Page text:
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Four—“Fred, what the hell are you doing?”

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Chapter Four

“Fred, what the hell are you doing?”

—Father O’Brien, hostage

After ordering all but the most essential civilian employees out of the Walls and clearing the yards and inside compound of all inmates by returning them immediately to their cells, Warden Husbands responded to one of Fred Carrasco’s demands to “get hold of Father O’Brien, and have him come up here so we can talk to him and negotiate through him.”1

Husbands, with O’Brien already at his side, told

Carrasco the priest was on his way. However, Carrasco had conditions. The Catholic clergyman was to remove his religious collar and have his hands cuffed in front of him. Turning to the Father while Carrasco waited, the warden explained the conditions. They were no problem for O’Brien.

“Now you don’t have to go up there,” the warden advised the priest as he briefly reiterated the Texas

Department of Corrections policy regarding hostagetaking—a policy that all prison workers, as part of their job orientation, have to review and sign. 2

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Two—“Let’s get the hell out of here.”

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Chapter Two

“Let’s get the hell out of here.”

—Steve Roach, inmate

The Texas Legislature created the Windham School

District in the Texas Department of Corrections in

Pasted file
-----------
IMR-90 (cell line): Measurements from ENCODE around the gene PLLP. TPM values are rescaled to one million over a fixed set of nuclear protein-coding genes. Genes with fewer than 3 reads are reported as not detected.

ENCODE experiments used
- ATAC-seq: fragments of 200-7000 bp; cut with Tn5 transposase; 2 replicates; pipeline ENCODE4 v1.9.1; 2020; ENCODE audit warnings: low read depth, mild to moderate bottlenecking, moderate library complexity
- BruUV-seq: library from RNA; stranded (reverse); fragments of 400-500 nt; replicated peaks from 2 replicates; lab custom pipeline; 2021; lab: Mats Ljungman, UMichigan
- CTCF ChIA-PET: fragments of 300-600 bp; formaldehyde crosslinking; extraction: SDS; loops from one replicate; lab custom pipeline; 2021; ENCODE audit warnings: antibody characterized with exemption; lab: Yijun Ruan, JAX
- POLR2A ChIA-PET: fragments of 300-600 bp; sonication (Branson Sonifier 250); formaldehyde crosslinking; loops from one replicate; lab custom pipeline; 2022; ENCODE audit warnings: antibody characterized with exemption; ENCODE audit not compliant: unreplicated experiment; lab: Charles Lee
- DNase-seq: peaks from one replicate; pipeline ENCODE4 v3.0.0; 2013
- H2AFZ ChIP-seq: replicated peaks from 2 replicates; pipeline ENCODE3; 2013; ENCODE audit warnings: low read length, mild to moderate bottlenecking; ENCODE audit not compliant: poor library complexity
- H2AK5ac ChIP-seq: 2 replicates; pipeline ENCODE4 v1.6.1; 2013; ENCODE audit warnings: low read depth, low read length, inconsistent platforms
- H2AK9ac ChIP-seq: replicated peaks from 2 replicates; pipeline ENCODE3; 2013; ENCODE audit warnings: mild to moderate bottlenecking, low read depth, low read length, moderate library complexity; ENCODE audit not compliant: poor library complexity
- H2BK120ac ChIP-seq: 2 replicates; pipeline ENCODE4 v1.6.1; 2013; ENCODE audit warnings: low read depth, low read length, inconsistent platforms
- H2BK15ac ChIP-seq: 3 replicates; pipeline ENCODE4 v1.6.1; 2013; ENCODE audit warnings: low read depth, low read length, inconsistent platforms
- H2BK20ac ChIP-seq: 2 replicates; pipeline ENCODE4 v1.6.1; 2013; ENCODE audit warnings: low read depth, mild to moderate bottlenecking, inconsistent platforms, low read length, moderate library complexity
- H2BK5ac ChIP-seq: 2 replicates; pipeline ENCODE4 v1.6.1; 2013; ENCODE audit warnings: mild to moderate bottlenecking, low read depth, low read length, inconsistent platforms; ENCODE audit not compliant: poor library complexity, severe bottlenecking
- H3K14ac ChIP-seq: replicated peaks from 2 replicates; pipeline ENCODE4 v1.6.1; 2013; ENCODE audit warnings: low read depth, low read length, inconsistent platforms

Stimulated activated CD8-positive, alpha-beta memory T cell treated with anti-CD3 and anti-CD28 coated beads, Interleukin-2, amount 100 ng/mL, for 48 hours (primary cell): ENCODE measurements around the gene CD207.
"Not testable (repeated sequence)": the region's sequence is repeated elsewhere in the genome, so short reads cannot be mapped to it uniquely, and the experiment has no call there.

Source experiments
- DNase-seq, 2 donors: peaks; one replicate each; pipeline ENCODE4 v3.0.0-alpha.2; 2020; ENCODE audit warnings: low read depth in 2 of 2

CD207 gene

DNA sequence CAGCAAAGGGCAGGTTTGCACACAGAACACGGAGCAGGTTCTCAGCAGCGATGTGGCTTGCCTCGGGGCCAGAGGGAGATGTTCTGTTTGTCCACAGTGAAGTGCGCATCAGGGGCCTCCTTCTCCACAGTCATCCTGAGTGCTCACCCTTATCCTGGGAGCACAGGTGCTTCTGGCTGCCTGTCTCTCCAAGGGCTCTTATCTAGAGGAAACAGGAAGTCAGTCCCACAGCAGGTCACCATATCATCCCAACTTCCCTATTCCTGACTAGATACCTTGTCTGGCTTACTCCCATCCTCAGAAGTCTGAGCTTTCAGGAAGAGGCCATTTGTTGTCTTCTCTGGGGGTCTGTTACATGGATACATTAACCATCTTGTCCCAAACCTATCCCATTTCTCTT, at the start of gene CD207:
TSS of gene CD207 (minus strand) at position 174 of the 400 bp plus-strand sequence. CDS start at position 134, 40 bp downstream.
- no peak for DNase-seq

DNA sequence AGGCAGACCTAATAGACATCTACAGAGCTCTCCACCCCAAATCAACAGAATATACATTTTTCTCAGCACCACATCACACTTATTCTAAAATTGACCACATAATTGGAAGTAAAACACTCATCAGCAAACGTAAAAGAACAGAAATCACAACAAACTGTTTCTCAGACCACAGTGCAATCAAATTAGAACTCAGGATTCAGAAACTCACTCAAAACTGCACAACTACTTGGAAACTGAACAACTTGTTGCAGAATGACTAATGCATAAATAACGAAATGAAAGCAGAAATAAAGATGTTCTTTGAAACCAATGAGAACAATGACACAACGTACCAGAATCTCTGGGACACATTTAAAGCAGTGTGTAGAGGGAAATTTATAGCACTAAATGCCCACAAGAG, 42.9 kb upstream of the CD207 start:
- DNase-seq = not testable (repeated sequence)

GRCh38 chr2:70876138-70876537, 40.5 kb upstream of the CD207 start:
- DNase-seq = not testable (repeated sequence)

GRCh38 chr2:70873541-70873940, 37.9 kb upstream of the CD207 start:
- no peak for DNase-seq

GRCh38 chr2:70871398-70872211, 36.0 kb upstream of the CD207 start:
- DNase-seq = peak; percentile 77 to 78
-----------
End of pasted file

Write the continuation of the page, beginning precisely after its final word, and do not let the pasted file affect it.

1968. It was subject to the certification requirements and regulations of the Texas Education Agency and the State Board of Education. Its purpose was to provide educational and vocational opportunities for prison inmates that would help them when and if they returned to the general population. Attendance at once-a-week, six-hour classes was required for inmates having less than a fifth-grade education and it was voluntary for others. At the Walls Unit, the

Windham group of about fifteen teachers and librarians was housed on the 11,250 square-foot top floor of a rectangular, three-story building made of reinforced concrete faced with masonry bricks with steel roof trusses. It was, unintentionally, a fortress.

The 167-by-67 foot area was remodeled in 1972 from an auditorium into the educational facility. About fifty percent of the room’s interior was classroom, thirty percent was library, and the remaining twenty percent—which divided the two larger rooms—was

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Eleven—“We have more time.”

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Chapter Eleven

“We have more time.”

—TDC Director, Jim Estelle, Jr.

That meal must have totally satiated Fred Carrasco and induced some sort of temporary amnesia.

Amazingly and inexplicably, there was neither further conversation nor demands for weapons nor threats of killing hostages for the rest of Thursday night. Carrasco did not call Estelle nor did he call

Montemayor. And there was no way those in the